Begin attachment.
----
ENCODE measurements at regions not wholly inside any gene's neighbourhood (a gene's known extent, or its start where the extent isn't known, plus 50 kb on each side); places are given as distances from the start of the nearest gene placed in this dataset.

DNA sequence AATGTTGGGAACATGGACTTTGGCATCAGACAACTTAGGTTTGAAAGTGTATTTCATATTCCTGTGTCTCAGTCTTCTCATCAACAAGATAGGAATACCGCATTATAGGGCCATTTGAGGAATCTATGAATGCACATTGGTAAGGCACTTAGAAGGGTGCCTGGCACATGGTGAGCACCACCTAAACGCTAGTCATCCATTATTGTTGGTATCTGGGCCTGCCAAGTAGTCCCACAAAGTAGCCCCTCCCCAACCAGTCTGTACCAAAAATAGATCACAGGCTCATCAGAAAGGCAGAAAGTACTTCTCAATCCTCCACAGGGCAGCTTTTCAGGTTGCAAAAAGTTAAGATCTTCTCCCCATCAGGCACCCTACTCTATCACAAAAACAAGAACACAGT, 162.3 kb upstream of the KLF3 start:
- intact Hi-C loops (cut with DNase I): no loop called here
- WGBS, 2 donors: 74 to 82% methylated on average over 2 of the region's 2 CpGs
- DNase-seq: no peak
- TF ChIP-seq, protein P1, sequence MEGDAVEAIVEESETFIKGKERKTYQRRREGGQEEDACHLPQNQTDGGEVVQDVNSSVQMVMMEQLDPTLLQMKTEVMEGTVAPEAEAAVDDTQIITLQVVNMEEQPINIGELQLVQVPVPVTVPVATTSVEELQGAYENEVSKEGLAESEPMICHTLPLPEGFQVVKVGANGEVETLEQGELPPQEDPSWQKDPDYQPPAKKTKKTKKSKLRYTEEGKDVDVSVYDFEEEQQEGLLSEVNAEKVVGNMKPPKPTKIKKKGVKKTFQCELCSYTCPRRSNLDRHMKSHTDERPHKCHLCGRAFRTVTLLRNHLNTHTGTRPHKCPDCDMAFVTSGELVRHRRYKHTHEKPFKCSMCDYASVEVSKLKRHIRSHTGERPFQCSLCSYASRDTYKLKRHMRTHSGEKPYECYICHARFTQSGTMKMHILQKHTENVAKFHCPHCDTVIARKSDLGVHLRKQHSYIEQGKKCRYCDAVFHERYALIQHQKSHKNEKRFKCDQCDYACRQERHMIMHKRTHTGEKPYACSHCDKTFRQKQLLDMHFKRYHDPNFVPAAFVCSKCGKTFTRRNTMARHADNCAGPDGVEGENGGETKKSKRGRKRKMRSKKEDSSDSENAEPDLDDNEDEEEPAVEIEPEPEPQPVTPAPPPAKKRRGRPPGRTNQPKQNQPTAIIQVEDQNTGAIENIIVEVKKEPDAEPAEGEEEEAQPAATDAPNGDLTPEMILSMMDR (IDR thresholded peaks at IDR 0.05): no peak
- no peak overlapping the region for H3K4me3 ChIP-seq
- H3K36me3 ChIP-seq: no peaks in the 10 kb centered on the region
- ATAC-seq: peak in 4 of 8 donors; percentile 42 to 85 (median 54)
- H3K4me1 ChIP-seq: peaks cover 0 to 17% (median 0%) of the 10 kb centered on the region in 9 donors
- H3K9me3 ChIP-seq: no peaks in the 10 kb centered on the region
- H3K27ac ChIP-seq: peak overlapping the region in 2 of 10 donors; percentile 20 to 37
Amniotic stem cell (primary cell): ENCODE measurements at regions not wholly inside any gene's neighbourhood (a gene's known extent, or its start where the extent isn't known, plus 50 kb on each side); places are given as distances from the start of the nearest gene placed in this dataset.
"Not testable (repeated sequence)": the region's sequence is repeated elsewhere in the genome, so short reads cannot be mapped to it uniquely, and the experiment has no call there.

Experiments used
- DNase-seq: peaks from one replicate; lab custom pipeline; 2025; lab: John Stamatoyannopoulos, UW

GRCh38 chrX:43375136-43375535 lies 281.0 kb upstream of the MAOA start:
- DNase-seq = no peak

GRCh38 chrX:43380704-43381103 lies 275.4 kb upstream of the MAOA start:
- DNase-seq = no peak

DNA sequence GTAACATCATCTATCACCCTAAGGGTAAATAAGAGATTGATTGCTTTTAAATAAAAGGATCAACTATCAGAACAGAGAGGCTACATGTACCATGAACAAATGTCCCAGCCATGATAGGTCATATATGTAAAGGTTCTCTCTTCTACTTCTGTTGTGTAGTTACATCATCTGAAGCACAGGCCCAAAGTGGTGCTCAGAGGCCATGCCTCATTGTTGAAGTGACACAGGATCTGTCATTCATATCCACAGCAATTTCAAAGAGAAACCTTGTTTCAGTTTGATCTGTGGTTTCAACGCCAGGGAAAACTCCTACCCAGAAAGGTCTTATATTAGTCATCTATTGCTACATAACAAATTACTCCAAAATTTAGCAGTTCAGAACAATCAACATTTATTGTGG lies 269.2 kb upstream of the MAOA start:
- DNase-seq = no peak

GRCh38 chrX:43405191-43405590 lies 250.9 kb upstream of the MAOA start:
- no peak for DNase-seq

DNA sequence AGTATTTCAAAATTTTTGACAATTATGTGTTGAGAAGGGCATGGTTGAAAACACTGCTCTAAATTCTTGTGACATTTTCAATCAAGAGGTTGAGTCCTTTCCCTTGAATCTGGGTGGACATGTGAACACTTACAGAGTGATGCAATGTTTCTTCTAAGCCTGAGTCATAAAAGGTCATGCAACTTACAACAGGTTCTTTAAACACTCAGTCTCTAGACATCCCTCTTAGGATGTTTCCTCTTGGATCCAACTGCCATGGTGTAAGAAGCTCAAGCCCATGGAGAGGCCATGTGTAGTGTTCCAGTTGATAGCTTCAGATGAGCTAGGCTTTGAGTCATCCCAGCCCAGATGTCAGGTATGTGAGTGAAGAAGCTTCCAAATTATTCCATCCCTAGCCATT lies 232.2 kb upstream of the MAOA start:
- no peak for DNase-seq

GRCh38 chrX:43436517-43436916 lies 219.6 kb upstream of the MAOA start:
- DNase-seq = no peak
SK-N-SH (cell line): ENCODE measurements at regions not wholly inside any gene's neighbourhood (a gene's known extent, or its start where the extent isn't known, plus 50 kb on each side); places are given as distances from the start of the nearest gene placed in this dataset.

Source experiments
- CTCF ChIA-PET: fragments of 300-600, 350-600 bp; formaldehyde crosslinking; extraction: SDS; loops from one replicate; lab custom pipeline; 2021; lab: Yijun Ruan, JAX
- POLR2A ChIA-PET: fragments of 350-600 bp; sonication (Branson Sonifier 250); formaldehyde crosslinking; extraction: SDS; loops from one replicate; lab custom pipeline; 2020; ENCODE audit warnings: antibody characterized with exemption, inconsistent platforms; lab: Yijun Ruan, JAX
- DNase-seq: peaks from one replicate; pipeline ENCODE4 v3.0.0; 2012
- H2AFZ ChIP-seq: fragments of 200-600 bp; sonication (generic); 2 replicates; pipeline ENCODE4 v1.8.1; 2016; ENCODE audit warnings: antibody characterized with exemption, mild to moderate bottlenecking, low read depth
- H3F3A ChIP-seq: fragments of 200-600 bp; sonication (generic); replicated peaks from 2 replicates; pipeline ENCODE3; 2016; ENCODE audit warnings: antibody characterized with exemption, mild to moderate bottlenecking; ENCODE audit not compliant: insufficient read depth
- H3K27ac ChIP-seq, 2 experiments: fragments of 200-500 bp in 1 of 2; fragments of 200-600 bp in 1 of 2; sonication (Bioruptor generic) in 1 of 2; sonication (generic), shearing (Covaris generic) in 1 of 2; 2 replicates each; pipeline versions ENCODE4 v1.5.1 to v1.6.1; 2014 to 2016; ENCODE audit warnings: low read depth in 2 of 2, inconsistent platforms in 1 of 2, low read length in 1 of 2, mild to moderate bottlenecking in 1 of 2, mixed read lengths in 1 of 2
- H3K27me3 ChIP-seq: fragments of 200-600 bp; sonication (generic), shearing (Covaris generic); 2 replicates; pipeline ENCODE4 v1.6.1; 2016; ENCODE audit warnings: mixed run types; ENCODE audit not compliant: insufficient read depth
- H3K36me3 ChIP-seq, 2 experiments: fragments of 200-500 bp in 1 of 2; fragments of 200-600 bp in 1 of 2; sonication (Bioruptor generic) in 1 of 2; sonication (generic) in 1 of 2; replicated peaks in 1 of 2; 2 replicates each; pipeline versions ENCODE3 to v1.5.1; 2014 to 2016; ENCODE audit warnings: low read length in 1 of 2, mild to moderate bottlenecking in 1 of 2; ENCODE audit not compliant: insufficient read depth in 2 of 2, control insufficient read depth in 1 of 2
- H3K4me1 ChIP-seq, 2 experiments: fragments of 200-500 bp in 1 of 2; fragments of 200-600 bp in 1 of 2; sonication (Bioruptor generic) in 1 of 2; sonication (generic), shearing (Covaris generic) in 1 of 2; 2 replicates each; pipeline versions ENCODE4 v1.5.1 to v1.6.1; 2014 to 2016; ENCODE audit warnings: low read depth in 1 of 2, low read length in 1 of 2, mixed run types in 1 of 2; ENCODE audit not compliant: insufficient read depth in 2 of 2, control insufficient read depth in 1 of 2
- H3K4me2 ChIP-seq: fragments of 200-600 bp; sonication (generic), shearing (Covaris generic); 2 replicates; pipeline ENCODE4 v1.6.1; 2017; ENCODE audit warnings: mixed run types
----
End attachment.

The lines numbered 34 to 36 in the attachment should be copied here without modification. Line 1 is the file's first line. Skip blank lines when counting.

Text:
- H2AFZ ChIP-seq: fragments of 200-600 bp; sonication (generic); 2 replicates; pipeline ENCODE4 v1.8.1; 2016; ENCODE audit warnings: antibody characterized with exemption, mild to moderate bottlenecking, low read depth
- H3F3A ChIP-seq: fragments of 200-600 bp; sonication (generic); replicated peaks from 2 replicates; pipeline ENCODE3; 2016; ENCODE audit warnings: antibody characterized with exemption, mild to moderate bottlenecking; ENCODE audit not compliant: insufficient read depth
- H3K27ac ChIP-seq, 2 experiments: fragments of 200-500 bp in 1 of 2; fragments of 200-600 bp in 1 of 2; sonication (Bioruptor generic) in 1 of 2; sonication (generic), shearing (Covaris generic) in 1 of 2; 2 replicates each; pipeline versions ENCODE4 v1.5.1 to v1.6.1; 2014 to 2016; ENCODE audit warnings: low read depth in 2 of 2, inconsistent platforms in 1 of 2, low read length in 1 of 2, mild to moderate bottlenecking in 1 of 2, mixed read lengths in 1 of 2